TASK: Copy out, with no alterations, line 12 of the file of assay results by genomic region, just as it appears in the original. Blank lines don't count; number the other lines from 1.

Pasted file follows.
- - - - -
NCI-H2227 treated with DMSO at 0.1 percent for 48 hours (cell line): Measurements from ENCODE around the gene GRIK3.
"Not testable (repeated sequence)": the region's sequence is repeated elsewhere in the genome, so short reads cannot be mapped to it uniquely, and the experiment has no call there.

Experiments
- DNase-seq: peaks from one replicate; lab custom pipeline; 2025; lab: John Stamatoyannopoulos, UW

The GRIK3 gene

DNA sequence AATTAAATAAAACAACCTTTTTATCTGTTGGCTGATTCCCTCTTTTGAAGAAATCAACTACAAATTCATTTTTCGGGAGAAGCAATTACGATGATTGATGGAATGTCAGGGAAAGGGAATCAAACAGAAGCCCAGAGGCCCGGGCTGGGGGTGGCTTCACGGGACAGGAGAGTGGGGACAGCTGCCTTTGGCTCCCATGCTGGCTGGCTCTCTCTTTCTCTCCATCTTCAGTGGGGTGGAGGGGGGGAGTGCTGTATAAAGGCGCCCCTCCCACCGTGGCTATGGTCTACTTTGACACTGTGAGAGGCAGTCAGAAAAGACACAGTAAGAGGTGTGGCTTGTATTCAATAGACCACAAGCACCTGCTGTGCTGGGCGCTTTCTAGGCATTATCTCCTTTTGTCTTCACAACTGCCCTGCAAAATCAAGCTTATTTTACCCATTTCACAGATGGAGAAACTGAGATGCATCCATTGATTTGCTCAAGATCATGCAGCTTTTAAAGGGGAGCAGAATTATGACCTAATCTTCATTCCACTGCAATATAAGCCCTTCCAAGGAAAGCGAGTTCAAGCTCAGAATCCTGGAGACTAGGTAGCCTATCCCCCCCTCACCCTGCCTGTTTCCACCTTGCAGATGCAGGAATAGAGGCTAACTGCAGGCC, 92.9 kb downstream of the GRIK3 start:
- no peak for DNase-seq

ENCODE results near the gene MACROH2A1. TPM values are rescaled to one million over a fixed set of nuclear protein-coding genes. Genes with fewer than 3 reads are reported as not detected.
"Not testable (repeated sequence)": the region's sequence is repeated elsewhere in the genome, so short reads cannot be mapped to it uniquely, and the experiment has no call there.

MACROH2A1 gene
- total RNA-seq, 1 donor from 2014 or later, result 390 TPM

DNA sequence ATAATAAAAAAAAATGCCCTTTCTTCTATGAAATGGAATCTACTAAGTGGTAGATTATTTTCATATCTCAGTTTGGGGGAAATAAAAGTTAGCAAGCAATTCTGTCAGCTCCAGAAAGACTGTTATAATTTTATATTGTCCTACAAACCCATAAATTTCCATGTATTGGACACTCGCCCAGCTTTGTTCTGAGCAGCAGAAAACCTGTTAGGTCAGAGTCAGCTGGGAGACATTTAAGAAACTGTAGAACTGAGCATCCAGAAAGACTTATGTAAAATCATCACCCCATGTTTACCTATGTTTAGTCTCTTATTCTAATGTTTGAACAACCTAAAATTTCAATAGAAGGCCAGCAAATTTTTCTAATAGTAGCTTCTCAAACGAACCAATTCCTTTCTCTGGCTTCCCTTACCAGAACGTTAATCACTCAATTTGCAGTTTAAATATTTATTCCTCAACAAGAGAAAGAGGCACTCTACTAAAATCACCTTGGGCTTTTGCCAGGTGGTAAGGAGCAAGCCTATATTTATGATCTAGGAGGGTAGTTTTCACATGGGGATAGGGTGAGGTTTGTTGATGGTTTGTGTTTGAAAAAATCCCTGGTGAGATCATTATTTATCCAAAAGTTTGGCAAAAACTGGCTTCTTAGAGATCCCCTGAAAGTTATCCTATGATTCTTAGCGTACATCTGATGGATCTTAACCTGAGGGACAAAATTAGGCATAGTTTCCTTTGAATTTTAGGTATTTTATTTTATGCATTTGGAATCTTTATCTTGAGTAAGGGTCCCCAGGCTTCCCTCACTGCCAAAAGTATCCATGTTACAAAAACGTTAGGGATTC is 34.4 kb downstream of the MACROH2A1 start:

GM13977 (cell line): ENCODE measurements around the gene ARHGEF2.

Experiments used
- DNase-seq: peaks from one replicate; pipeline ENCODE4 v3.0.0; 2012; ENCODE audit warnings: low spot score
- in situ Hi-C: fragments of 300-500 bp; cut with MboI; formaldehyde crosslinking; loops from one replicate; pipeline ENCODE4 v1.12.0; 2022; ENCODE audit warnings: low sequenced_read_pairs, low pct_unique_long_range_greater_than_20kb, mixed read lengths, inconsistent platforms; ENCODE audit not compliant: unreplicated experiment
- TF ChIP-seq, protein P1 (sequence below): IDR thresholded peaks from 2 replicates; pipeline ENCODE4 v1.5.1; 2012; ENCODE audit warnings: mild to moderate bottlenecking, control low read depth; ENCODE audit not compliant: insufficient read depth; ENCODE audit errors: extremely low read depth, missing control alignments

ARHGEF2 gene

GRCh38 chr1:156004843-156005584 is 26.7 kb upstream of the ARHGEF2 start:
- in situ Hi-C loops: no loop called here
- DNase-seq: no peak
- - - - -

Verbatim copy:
DNA sequence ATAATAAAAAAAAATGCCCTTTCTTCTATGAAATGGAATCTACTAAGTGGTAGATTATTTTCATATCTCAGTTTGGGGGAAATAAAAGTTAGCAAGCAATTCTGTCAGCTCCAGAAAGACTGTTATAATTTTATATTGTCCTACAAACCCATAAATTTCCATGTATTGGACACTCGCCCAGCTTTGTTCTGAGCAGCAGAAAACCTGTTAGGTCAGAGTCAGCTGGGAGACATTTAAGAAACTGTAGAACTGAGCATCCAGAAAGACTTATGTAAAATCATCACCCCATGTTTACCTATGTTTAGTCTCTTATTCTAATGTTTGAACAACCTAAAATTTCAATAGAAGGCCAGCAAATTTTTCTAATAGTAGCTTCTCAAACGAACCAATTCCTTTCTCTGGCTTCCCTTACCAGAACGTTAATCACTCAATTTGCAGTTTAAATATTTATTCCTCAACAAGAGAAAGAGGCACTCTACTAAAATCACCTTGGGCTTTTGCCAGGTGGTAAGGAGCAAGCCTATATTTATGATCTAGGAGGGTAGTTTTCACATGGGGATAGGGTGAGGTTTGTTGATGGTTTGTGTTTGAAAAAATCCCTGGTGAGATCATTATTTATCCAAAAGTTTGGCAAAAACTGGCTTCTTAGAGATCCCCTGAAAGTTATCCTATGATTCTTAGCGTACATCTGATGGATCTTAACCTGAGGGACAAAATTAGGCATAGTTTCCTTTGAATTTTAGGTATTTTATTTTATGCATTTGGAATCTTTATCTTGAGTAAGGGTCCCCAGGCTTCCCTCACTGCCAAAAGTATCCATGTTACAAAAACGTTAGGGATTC is 34.4 kb downstream of the MACROH2A1 start: